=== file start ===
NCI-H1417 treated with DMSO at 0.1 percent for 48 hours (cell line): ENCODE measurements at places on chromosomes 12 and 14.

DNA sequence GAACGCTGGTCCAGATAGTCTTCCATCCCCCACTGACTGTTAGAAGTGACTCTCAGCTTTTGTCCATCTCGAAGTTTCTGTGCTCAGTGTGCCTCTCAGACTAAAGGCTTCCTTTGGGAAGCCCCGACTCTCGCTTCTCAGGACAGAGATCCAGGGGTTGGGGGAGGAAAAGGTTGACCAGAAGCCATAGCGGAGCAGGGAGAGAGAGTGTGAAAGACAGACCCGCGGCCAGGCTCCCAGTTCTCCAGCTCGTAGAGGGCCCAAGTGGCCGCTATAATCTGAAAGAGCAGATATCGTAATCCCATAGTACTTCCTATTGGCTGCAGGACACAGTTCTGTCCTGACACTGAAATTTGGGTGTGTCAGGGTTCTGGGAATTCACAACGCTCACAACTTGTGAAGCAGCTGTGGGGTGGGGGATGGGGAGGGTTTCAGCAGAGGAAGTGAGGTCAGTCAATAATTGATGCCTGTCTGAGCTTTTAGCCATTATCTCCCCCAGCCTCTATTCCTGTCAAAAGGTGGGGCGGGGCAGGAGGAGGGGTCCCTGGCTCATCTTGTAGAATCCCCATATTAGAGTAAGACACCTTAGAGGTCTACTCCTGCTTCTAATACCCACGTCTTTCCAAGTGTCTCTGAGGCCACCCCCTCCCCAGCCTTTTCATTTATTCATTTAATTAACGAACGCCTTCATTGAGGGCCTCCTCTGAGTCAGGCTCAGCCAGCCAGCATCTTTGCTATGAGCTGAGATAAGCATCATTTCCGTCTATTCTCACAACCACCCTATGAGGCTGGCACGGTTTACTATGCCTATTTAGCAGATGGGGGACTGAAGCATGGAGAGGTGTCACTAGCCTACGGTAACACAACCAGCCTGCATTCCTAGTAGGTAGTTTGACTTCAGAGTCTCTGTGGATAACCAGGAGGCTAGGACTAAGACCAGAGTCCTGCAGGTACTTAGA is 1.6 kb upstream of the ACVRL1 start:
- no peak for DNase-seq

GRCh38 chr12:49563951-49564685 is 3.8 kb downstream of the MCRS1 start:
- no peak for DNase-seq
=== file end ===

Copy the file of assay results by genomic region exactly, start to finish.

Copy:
NCI-H1417 treated with DMSO at 0.1 percent for 48 hours (cell line): ENCODE measurements at places on chromosomes 12 and 14.

DNA sequence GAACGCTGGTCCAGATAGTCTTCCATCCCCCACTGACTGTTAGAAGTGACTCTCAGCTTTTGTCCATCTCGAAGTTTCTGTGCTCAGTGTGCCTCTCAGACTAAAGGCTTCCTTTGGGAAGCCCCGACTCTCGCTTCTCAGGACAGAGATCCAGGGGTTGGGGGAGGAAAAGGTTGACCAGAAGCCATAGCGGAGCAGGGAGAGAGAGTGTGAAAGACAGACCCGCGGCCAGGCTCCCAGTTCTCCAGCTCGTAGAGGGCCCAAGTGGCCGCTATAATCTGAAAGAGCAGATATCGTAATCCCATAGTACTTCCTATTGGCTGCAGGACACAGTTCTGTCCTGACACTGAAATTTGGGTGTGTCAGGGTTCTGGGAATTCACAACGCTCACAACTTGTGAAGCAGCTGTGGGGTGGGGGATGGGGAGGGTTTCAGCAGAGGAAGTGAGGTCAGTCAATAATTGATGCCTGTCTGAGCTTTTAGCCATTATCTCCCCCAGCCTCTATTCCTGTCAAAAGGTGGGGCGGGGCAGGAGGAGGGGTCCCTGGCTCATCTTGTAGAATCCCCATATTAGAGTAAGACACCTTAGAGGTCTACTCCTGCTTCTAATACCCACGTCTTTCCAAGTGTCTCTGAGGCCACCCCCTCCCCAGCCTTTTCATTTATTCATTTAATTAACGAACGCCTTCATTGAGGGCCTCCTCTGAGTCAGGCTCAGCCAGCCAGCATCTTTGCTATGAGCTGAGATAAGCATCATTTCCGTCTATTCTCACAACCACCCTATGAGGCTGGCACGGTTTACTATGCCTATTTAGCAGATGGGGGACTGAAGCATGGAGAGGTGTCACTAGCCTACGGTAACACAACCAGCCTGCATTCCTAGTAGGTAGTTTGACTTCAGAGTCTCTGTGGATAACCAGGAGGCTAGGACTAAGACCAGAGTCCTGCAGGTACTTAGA is 1.6 kb upstream of the ACVRL1 start:
- no peak for DNase-seq

GRCh38 chr12:49563951-49564685 is 3.8 kb downstream of the MCRS1 start:
- no peak for DNase-seq